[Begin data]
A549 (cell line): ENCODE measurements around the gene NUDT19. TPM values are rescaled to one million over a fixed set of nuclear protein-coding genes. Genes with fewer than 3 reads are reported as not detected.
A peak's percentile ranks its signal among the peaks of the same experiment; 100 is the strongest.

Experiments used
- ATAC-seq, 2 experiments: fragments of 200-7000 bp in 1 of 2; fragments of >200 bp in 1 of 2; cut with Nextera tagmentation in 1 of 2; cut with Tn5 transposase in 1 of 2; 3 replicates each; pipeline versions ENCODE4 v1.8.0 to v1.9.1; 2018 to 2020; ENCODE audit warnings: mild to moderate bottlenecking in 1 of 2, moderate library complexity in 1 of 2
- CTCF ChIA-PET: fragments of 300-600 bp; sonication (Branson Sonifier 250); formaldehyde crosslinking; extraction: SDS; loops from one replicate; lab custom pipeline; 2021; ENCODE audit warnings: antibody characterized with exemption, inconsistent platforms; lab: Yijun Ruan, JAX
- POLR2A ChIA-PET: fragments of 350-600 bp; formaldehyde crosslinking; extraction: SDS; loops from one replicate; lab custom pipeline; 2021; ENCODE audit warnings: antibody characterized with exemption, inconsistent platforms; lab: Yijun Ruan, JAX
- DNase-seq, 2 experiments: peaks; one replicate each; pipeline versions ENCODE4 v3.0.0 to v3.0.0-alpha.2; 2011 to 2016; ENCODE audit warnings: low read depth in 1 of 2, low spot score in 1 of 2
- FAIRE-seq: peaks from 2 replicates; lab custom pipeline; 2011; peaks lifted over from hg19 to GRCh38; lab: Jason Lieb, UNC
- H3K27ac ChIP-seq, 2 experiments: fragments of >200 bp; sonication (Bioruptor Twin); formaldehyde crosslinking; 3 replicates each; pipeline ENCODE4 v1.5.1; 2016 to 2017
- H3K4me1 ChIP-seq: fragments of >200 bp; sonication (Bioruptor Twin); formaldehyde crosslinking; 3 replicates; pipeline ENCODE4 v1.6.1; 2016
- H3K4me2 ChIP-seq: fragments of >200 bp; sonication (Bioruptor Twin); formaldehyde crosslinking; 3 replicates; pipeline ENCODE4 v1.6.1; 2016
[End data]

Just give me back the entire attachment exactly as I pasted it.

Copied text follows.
A549 (cell line): ENCODE measurements around the gene NUDT19. TPM values are rescaled to one million over a fixed set of nuclear protein-coding genes. Genes with fewer than 3 reads are reported as not detected.
A peak's percentile ranks its signal among the peaks of the same experiment; 100 is the strongest.

Experiments used
- ATAC-seq, 2 experiments: fragments of 200-7000 bp in 1 of 2; fragments of >200 bp in 1 of 2; cut with Nextera tagmentation in 1 of 2; cut with Tn5 transposase in 1 of 2; 3 replicates each; pipeline versions ENCODE4 v1.8.0 to v1.9.1; 2018 to 2020; ENCODE audit warnings: mild to moderate bottlenecking in 1 of 2, moderate library complexity in 1 of 2
- CTCF ChIA-PET: fragments of 300-600 bp; sonication (Branson Sonifier 250); formaldehyde crosslinking; extraction: SDS; loops from one replicate; lab custom pipeline; 2021; ENCODE audit warnings: antibody characterized with exemption, inconsistent platforms; lab: Yijun Ruan, JAX
- POLR2A ChIA-PET: fragments of 350-600 bp; formaldehyde crosslinking; extraction: SDS; loops from one replicate; lab custom pipeline; 2021; ENCODE audit warnings: antibody characterized with exemption, inconsistent platforms; lab: Yijun Ruan, JAX
- DNase-seq, 2 experiments: peaks; one replicate each; pipeline versions ENCODE4 v3.0.0 to v3.0.0-alpha.2; 2011 to 2016; ENCODE audit warnings: low read depth in 1 of 2, low spot score in 1 of 2
- FAIRE-seq: peaks from 2 replicates; lab custom pipeline; 2011; peaks lifted over from hg19 to GRCh38; lab: Jason Lieb, UNC
- H3K27ac ChIP-seq, 2 experiments: fragments of >200 bp; sonication (Bioruptor Twin); formaldehyde crosslinking; 3 replicates each; pipeline ENCODE4 v1.5.1; 2016 to 2017
- H3K4me1 ChIP-seq: fragments of >200 bp; sonication (Bioruptor Twin); formaldehyde crosslinking; 3 replicates; pipeline ENCODE4 v1.6.1; 2016
- H3K4me2 ChIP-seq: fragments of >200 bp; sonication (Bioruptor Twin); formaldehyde crosslinking; 3 replicates; pipeline ENCODE4 v1.6.1; 2016